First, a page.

Lebanese legislators ignored the popular anti-government protests and decided to re-install the pro-Syrian premier who was forced to step down last week, a move ensuring Damascus’ continued dominance but raising opposition denunciation.

Meanwhile, Syria’s soldiers evacuated Lebanese positions in the north and central mountains and in some cases, Lebanon’s army moved in to occupy the bases.

Outgoing Prime Minister Omar Karami was virtually assured nomination after 71 of 78 legislators put forward his name during consultations with President Emile Lahoud, according to announcements by the legislators as they left the presidential palace.

Under the constitution, the president is obliged to comply with the choice of the majority of legislators. ~Sydney Morning Herald

Even now major newspapers continue to use the same tired narrative: “the people” are against this restoration of a pro-Syrian government, the “popular anti-government protests” express this, etc. This is a very bizarre way to view the matter, all in all. If the Syrian occupation of another country were so awful in the eyes of the Western interventionists, then it should scarcely matter to them whether “the people” are pro- or anti-Syrian. If this were really a matter of enforcing some dead-letter resolution about a Syrian withdrawal or the requirements of state sovereignty (a rich idea coming from some of the hegemonists!), the opinions of Lebanese people would be quite irrelevant.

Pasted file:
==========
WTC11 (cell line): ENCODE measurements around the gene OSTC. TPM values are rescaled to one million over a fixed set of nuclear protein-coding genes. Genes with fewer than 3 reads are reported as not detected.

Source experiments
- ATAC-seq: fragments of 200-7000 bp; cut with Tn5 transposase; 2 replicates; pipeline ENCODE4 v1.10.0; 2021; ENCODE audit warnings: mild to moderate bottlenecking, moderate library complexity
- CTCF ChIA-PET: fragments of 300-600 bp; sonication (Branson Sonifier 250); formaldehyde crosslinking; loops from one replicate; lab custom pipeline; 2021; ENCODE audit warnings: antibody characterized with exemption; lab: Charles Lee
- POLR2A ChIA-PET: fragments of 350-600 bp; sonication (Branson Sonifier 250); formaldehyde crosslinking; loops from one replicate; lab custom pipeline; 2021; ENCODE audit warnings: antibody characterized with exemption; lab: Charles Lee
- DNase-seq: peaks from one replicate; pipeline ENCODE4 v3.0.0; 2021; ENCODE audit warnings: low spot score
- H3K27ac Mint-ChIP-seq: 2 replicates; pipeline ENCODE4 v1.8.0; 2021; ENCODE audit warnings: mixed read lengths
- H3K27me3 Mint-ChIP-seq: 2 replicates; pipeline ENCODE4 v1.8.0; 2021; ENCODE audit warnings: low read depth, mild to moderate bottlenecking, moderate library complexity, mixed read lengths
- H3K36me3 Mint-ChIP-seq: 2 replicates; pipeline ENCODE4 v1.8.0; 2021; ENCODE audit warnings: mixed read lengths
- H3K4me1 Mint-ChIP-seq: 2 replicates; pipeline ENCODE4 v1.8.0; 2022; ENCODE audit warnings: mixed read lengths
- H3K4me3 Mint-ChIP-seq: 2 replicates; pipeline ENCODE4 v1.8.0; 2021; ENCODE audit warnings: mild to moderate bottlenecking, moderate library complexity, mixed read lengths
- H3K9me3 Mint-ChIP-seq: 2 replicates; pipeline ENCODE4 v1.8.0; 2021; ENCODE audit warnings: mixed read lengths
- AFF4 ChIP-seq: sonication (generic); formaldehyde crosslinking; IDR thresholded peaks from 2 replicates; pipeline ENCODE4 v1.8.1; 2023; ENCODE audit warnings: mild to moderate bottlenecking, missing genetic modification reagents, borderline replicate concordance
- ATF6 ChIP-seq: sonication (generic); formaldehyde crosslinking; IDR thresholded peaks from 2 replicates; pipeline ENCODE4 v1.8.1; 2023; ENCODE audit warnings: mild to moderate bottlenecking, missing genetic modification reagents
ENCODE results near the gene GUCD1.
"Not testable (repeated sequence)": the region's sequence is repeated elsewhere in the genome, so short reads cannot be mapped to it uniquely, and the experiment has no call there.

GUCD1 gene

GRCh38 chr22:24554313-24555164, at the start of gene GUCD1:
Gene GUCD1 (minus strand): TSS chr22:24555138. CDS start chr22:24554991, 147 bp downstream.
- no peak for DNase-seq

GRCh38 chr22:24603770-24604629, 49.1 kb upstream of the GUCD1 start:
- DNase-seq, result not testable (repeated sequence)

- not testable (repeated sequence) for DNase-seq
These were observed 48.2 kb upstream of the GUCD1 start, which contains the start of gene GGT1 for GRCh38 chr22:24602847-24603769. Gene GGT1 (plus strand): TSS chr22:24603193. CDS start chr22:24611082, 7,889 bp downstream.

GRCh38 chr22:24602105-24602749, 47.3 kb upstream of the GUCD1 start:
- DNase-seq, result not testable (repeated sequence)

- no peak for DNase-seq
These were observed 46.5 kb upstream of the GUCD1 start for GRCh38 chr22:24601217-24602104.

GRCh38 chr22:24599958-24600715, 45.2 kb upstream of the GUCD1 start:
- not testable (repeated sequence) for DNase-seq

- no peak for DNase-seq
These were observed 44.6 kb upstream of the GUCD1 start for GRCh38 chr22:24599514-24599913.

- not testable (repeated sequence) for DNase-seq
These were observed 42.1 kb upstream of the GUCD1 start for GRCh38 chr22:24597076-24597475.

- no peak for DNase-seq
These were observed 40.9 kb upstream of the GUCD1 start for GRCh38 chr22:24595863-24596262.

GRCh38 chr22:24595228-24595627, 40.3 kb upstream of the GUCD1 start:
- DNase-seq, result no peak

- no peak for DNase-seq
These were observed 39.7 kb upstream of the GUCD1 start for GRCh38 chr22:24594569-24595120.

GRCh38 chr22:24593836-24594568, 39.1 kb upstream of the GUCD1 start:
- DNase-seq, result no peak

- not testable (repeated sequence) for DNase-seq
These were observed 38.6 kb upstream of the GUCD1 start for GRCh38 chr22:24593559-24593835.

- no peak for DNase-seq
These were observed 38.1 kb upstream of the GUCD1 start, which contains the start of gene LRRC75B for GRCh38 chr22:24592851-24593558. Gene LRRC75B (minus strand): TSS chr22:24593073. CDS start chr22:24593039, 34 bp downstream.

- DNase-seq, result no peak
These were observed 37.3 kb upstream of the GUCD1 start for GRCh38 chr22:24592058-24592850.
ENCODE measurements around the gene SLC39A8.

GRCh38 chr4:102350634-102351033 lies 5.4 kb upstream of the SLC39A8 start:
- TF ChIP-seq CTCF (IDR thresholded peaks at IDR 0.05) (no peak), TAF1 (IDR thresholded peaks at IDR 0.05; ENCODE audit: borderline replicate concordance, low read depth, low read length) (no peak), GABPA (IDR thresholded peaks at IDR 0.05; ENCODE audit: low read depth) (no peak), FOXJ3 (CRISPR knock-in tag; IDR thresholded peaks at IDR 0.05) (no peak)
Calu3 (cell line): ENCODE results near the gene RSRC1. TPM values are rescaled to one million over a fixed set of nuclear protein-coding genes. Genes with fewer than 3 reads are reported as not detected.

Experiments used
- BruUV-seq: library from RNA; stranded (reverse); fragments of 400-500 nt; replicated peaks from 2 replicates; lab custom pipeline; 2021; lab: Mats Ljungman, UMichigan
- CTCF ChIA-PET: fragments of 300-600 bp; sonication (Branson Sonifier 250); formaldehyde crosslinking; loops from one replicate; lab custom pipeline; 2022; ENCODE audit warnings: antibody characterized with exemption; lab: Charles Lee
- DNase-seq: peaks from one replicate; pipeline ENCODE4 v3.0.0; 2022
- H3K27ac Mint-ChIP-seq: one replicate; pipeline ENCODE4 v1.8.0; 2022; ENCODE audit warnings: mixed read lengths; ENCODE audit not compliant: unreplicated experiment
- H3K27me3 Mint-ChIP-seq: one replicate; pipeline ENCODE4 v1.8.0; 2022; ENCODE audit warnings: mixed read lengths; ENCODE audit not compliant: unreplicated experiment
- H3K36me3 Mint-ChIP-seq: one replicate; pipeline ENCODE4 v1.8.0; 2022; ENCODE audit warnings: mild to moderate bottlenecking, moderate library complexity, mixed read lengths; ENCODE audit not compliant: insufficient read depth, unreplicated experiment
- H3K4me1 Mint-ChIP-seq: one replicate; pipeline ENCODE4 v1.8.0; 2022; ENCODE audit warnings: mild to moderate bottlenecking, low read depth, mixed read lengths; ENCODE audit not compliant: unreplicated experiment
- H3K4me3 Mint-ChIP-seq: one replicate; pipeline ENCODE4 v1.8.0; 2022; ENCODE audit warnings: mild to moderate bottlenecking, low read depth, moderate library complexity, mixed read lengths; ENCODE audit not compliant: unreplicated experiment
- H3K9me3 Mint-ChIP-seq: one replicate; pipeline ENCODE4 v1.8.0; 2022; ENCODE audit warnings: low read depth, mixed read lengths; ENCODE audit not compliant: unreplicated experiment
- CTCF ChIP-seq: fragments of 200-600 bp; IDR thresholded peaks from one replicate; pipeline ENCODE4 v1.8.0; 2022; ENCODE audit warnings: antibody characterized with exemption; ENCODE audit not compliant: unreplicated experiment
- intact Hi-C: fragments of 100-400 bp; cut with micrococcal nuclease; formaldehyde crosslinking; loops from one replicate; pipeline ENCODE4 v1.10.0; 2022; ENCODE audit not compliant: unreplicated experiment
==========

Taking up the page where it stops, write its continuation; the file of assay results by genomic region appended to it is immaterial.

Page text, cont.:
It is because the Syrian withdrawal itself is not the issue (the Syrians have, after all, been there for nearly 30 years without eliciting much comment from Washington), and neither is Lebanese “democracy” (which is a sad attempt to link a ludicrous Bush foreign policy goal to contingent circumstances), but the effective use of intimidation and coercion to dictate terms to a state hostile to Israel and therefore, in the delusions of the neocons, also hostile to the United States. Once again, as in reporting about the Ukraine, the narrative has been that of those who abide by their national constitution vs. those who invoke “the people.” On the terms of the democratists’ narrative, I should prefer the legalists, but the narrative also happens to be a pack of lies.

As historian John Lukacs has reportedly said in his new book, Democracy and Populism: Fear and Hatred, “The people do not speak, or they very seldom speak, but other people speak in the name of the people.” Again and again we are seeing a great many people styling themselves spokesmen for “the people.” Almost by definition, they are trying to deceive us, as they cannot really be speaking for the people and so must be speaking for their narrow interests. Even if they are well-intentioned, which I often very much doubt, we would be fools to believe them, much less glorify them.